December 10, 2016

IS COLLEGE WORTH IT?

“When even shoeshine boys are giving you stock tips, it’s time to sell.”

                                                                                                    – Joseph P. Kennedy

The above quote is used widely when talking about investing in the market.  For example, people have started holding off on gold purchasing due to the fact that even a taxi cab driver, hair dresser, or college professor knows to buy gold.  The fact is if everyone knows about it, the opportunity is dead.

This goes for college.

Years ago, everyone began saying: “You have got to go to college.” Then, they made the money easy to come by and everyone went.  Now, the newspapers and bloggers are beginning to pick up on the fact that many are questioning the worth of a college degree these days.  If everyone goes, then everyone gets the same education. What makes it special?

The fact is Joe Kennedy knew it in 1920 and I know it today: it’s time to get out.

It is too expensive, overleveraged, and bound to crash.  It is time to find other options.  In an article recently published on PhillyBurbs.com, columnist J.D. Mullane explained to readers that “College Sold You Out.”

He began by bringing up the old joke:

Q: “What does a liberal arts major say to a business major five years after graduation?”

A: “Do you want fries with that?”

The question I have today is: does it matter that you were a business major?  They work a lot of hours, but don’t make that much for the time put in.  They are carrying around $100,000 in debt and then marry a fellow business major who also has loans.  They can’t afford to buy a house, car, or take time off for a vacation.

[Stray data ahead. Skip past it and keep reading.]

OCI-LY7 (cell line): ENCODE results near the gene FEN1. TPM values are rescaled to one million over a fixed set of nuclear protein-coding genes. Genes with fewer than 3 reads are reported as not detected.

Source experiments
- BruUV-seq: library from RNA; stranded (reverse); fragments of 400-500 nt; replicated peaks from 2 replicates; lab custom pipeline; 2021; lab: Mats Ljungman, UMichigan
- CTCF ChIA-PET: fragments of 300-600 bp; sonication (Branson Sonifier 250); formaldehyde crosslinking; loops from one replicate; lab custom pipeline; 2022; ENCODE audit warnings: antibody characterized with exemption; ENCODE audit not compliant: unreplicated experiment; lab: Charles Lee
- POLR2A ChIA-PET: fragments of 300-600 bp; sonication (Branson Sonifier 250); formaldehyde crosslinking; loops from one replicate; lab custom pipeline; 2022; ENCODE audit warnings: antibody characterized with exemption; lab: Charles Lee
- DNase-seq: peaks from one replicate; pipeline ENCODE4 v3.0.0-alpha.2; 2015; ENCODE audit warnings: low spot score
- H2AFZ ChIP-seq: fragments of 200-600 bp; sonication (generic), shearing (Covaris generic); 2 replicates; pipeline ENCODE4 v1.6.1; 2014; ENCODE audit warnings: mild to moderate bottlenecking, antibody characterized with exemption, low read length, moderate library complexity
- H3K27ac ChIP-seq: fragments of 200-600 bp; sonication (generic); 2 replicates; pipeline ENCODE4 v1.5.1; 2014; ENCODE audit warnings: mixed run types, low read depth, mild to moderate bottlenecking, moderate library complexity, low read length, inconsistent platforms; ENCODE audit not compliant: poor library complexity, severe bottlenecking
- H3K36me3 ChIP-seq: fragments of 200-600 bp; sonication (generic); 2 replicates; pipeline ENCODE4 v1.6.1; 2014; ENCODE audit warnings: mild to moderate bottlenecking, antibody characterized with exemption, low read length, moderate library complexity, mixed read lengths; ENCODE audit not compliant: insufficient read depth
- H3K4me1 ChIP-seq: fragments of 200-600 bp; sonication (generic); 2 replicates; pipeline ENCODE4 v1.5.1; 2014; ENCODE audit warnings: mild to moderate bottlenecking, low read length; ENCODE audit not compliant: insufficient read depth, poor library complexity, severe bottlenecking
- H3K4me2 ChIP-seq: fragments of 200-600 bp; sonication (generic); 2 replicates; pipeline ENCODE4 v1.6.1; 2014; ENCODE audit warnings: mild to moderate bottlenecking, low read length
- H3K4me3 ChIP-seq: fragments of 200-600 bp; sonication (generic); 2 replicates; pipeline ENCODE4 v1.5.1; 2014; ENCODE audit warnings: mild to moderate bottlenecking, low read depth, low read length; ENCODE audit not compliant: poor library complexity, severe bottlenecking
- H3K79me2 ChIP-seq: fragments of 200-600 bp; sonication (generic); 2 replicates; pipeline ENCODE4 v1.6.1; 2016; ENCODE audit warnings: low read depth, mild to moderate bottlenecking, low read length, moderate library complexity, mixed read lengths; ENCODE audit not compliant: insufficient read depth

But, around the corner was the dumb kid from the back of the class in high school who, in the four years we spend in school, learned a skill. And instead of raking up debt, made a small amount, while living at home with mom and dad.

Then, when we graduated and thought what a wonderful life we had, he took his four years of experience and went into business with someone or moved up the chain. While we paid off loans, he saved money, bought a house, car, and started on his retirement.

Finally, who determines his salary?  He does.  He has a skill that can be used anywhere in the world and, if he is the only one in the area with that skill, he charges whatever he feels like.  The question is — will I tell my kids to go to college like mom and dad or will I tell them to buy a Dunkin Donuts or Subway franchise or become a plumber?

You can bet it won’t be college.

Anna Domzalski is a staff writer for the Financial Bin. Anna will soon begin her role as Dean of Financial Bin University and will conduct online budgeting classes beginning in February 2012. She can be reached via email at Anna@FinancialBin.com. (Image: Arvind Balaraman / FreeDigitalPhotos.net).